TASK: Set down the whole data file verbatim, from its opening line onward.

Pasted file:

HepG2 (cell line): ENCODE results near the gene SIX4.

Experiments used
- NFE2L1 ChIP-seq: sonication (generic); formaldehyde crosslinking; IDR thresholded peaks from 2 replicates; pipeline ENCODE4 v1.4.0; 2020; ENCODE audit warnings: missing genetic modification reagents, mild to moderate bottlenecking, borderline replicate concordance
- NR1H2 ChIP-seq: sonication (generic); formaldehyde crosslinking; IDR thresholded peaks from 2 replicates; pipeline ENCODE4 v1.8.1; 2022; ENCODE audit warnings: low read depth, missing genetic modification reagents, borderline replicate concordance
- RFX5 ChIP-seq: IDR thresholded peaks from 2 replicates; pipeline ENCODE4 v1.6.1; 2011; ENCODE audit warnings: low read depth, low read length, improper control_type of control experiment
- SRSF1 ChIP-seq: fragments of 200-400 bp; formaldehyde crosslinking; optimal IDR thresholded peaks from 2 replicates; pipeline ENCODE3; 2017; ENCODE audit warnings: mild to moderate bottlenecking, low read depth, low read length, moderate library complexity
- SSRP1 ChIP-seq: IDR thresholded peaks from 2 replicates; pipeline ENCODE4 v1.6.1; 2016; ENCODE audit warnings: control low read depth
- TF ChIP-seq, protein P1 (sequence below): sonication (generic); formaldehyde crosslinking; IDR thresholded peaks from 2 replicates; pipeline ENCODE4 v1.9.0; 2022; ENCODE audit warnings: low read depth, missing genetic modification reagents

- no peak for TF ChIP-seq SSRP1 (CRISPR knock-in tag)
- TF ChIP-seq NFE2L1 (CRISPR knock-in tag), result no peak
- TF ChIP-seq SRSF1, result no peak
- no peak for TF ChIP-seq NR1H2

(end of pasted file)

HepG2 (cell line): ENCODE results near the gene SIX4.

Experiments used
- NFE2L1 ChIP-seq: sonication (generic); formaldehyde crosslinking; IDR thresholded peaks from 2 replicates; pipeline ENCODE4 v1.4.0; 2020; ENCODE audit warnings: missing genetic modification reagents, mild to moderate bottlenecking, borderline replicate concordance
- NR1H2 ChIP-seq: sonication (generic); formaldehyde crosslinking; IDR thresholded peaks from 2 replicates; pipeline ENCODE4 v1.8.1; 2022; ENCODE audit warnings: low read depth, missing genetic modification reagents, borderline replicate concordance
- RFX5 ChIP-seq: IDR thresholded peaks from 2 replicates; pipeline ENCODE4 v1.6.1; 2011; ENCODE audit warnings: low read depth, low read length, improper control_type of control experiment
- SRSF1 ChIP-seq: fragments of 200-400 bp; formaldehyde crosslinking; optimal IDR thresholded peaks from 2 replicates; pipeline ENCODE3; 2017; ENCODE audit warnings: mild to moderate bottlenecking, low read depth, low read length, moderate library complexity
- SSRP1 ChIP-seq: IDR thresholded peaks from 2 replicates; pipeline ENCODE4 v1.6.1; 2016; ENCODE audit warnings: control low read depth
- TF ChIP-seq, protein P1 (sequence below): sonication (generic); formaldehyde crosslinking; IDR thresholded peaks from 2 replicates; pipeline ENCODE4 v1.9.0; 2022; ENCODE audit warnings: low read depth, missing genetic modification reagents

- no peak for TF ChIP-seq SSRP1 (CRISPR knock-in tag)
- TF ChIP-seq NFE2L1 (CRISPR knock-in tag), result no peak
- TF ChIP-seq SRSF1, result no peak
- no peak for TF ChIP-seq NR1H2